A New Course on Nibbāna

The Buddhist G Library / Open Buddhist University is proud to announce our latest course:

Big thanks to @karl_lew for his encouragement and feedback on this one.

I am also happy to report that 5 other courses previously mentioned on this forum have been added to the University’s course catalogue, so feel free to check out our other offerings there too. Thanks to Bhante @sujato for encouraging me to make the Jekyll GitHub Page for the project. Much more legit now :joy:

As always, suggestions and feedback are welcome. Hope you find it helpful!


Thank you, Venerable Khemarato. It’s good to see new ways to explore the Dhamma. Jekyll seems to be a great way to host Markdown content. Perhaps I can think of a way to incorporate EBT search capability directly in-site. :thinking:

As always, the not-self icon brings a smile to my face. Thank you for offering multiple paths for study.


Basically the only way is to manually create a big json search index and then have client-side js download it to do the rest. I would guess the EBT corpus too large for this to work well but perhaps I’d be surprised. Computers can be pretty fast these days.


I highly recommend The Nibbāna Sermons, lectures which were published as booklets entitled Nibbāna: The Mind Stilled by the late Ven Ñāṇananda. Ven Anālayo offered a series on them through BCBS and the University of Hamburg and his lectures and the pdfs of Ven Ñāṇananda’s talks are available here


I’m exploring containerization of the Voice search engine in the context of another static website that Anagarika Sabbamitta and I are working on. Hopefully this would allow us to support search with a very thin client. I’ll keep Jekyll’s Markdown engine in mind–it might help us with our own efforts, which might lead to opportunities elsewhere. No promises yet, just vague hand waving. :thinking:

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Search on static sites is a hard problem with no clear answer; and I agree, the EBTs would be far too large for a client-side solution. Hoping you come up with something cool!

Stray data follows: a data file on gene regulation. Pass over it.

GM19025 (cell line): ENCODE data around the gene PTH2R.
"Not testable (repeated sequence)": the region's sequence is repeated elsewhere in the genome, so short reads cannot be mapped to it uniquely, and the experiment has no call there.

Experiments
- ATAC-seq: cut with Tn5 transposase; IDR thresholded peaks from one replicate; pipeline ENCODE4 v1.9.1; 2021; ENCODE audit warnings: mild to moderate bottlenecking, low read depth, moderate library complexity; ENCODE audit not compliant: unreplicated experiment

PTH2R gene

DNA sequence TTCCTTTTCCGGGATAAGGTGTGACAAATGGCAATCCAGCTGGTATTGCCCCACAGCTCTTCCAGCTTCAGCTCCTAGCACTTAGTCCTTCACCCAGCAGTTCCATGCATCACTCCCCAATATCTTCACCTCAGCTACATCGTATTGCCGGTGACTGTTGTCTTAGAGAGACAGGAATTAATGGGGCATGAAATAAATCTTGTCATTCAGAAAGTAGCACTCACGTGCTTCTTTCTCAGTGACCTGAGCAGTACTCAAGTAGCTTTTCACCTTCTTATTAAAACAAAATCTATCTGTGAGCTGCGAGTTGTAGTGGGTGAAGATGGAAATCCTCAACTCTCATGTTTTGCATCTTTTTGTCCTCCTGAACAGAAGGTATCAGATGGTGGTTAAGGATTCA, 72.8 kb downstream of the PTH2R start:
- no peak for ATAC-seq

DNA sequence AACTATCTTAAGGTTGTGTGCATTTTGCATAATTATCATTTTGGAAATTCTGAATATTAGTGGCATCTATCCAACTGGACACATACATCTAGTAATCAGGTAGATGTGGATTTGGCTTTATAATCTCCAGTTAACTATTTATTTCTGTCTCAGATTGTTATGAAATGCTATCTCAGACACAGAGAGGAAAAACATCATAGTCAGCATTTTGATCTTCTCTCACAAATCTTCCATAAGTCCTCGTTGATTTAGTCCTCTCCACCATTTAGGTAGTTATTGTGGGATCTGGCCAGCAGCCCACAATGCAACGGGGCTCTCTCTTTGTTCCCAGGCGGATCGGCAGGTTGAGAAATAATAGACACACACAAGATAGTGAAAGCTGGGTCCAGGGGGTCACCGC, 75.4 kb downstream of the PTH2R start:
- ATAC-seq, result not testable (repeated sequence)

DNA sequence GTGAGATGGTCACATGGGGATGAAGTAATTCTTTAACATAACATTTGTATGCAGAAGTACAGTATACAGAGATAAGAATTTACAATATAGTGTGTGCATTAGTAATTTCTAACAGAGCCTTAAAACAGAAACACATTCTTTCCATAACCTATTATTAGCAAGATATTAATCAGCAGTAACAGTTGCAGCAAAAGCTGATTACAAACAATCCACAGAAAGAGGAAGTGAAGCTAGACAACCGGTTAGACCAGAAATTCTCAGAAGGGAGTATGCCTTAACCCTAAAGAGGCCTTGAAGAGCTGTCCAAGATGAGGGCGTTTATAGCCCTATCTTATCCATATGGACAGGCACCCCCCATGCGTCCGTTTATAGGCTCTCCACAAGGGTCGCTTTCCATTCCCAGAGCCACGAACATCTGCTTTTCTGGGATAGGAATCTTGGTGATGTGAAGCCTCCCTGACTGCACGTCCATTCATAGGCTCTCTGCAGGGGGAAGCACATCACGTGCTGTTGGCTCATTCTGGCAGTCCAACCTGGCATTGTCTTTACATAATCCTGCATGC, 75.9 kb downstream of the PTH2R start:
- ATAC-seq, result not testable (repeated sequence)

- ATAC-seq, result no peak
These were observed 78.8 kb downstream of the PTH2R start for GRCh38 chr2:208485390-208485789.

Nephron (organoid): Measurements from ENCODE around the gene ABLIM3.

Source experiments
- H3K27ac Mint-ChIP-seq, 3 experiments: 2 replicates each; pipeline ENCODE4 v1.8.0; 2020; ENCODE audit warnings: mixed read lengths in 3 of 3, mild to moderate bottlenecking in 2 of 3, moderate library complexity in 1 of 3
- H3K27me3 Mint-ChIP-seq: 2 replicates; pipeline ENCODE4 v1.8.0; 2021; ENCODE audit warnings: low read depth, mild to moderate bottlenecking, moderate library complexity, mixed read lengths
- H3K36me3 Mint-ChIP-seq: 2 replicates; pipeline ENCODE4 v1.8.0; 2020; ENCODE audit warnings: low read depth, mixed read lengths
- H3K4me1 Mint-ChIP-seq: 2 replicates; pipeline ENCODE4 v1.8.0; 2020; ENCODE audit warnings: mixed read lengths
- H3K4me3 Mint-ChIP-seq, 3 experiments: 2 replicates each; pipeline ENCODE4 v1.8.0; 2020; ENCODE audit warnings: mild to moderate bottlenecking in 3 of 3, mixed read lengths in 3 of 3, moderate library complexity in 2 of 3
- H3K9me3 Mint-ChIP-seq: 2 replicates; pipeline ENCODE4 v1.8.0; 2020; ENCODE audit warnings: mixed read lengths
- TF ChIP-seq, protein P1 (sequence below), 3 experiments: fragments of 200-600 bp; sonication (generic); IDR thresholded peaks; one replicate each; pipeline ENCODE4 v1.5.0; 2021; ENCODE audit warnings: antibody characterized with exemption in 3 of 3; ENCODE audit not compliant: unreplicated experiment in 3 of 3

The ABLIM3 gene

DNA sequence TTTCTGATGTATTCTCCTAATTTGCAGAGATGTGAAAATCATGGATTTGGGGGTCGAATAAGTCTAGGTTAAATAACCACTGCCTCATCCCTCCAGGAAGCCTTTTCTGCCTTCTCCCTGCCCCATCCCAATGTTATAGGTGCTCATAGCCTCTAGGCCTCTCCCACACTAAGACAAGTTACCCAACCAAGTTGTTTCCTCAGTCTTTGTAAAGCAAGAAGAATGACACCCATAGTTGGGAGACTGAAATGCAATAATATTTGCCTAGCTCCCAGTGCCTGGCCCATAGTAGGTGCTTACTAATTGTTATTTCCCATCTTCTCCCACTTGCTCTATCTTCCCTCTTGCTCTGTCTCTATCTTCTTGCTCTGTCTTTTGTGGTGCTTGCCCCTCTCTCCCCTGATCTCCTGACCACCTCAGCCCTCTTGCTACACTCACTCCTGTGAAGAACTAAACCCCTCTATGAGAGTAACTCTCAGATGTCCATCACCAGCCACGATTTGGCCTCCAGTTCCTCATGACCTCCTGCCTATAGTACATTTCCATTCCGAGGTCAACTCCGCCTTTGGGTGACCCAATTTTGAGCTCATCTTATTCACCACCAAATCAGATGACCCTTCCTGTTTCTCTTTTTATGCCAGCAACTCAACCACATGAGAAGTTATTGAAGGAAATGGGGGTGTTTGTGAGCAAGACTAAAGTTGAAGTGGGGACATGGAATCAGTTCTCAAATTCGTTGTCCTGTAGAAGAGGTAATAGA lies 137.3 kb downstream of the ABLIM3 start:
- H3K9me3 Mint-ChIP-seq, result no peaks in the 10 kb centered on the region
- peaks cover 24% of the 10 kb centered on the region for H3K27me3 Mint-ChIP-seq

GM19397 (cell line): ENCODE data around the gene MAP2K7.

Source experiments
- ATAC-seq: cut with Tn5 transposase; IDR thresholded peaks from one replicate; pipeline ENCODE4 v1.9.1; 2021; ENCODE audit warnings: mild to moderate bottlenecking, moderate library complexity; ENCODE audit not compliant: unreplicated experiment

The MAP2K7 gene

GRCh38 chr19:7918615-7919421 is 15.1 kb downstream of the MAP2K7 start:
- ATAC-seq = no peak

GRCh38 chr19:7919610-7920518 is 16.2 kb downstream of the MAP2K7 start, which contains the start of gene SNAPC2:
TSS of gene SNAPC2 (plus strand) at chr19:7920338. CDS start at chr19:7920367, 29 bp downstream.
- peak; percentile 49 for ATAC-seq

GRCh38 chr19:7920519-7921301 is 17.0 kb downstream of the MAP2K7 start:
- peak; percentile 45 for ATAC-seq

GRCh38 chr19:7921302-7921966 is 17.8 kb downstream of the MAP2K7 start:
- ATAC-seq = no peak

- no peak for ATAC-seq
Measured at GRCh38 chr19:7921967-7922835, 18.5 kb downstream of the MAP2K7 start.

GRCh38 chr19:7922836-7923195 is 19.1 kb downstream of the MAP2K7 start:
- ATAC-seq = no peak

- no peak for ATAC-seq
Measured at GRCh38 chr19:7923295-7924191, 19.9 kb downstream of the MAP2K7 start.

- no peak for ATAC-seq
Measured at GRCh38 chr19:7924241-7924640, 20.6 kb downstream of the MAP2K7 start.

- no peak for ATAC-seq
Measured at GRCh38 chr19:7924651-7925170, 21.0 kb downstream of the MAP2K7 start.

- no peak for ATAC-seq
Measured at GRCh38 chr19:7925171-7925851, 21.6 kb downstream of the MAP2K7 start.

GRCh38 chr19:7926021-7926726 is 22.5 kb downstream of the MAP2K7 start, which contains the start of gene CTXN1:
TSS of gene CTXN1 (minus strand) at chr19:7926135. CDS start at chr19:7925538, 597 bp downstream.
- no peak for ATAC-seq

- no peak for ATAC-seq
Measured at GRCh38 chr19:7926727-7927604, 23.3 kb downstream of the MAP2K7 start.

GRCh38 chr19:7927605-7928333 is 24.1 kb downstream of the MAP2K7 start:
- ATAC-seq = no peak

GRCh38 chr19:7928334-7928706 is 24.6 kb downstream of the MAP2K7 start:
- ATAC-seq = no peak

Yeah! Really good, right?! It’s already in the Google Drive Library and will be added to the website as an “Advanced Course” eventually :slightly_smiling_face:

Actually, if you or anyone else has design ideas, I’m struggling a bit to imagine how to organize the course list once the catalogue has more than a dozen courses. Especially on mobile it’ll get unwieldy pretty quick… One idea is to make a tree kind of like I made for the library: check out the “subtopic” links here for an example of how that might work. But other ideas or examples in other websites welcome


Thank you Venerable for these courses, much appreciated! :slight_smile:

I understand these courses are set up as University courses, though personally I think it would be nice if guided meditations would be incorporated as well. I think it would fit well with some of the courses you offer and it brings the whole a bit more into balance (practice vs study).


You’re welcome! Glad you like them :slightly_smiling_face:

I hear where you’re coming from and am happy to hear that meditation “would fit well” with the courses. Obviously meditation is a (the?) critical component for a complete Buddhist education (in addition to good friends, etc), so if meditation wouldn’t fit that would be a serious problem! :joy:

But I won't be adding guided meditations any time soon.

Note: I might create an Intro to Meditation course at some point with a curtated list of guided meditations from around the world, but this would be the exception if it ever happens.

My ambition (large enough already!) is to supply an outline for a relatively non-sectarian curriculum in Buddhist Studies. Despite the site’s name (should it be changed?), I’m not trying to replace the University (or Monastery) writ large. I’m not providing dorms, cafeterias, certificates, or guided meditations … because, frankly, I’ve never been a fan of them.

I realize many people like them. If they work for you, great! But there are zillions of other apps and websites providing that service and people can already find what works for them.

I’m not trying to replace your existing practice, just provide a few reading recommendations you might add alongside it :smile:


Thank you Venerable for your answer. I would say it is more a library than university. And the courses then seem more like a way of indexing the materials in the library.

Anyway, I like browsing through the library, I often find interesting articles to use alongside my own practice. :smile:


Yeah, I think that’s right. Perhaps in the future I’ll return the name to “Library” or somesuch to avoid setting too high of expectations. Thanks for the feedback and I’m glad you’ve found some interesting articles :slightly_smiling_face:


…and we serious practitioners love what you’re doing! Many of us have absolutely zero interest in going back to Uni, nor do our life circumstances permit us to ordain (as yet!)… and not everyone has a suitable monastery nearby. The Internet is a treasure trove of Dhamma resources but can often be overwhelming! What most of us are actually interested in is a bit of guidance while we carry out our very own long term inquiry into Buddhist philosophy… and your resource ticks all the boxes! Thank you!! :anjal:


Your excellent recommendation has now been added to the University:

Thanks for the suggestion! :grinning_face_with_smiling_eyes: